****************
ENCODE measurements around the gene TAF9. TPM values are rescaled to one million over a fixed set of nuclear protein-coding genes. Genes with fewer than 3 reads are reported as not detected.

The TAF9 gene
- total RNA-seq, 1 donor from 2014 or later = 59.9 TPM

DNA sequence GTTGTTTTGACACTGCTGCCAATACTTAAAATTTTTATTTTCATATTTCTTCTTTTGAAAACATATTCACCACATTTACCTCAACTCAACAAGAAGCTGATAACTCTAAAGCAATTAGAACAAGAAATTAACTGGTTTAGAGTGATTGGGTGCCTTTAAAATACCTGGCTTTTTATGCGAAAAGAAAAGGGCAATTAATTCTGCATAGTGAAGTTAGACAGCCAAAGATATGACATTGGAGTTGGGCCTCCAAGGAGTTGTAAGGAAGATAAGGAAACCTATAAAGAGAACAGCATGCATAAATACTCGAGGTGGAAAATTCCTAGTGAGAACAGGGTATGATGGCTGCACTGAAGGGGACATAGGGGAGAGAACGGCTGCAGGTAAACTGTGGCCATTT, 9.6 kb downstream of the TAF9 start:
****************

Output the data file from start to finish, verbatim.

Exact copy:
ENCODE measurements around the gene TAF9. TPM values are rescaled to one million over a fixed set of nuclear protein-coding genes. Genes with fewer than 3 reads are reported as not detected.

The TAF9 gene
- total RNA-seq, 1 donor from 2014 or later = 59.9 TPM

DNA sequence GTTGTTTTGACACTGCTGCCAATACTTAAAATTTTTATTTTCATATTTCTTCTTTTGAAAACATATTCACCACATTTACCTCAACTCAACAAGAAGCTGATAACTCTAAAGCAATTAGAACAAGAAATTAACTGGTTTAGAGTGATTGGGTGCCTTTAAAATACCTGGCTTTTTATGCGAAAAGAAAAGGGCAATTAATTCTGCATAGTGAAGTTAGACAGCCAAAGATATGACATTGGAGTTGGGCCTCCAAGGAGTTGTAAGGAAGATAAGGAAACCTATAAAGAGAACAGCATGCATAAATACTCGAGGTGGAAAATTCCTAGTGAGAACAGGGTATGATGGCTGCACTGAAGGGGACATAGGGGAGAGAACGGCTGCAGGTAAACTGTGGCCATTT, 9.6 kb downstream of the TAF9 start: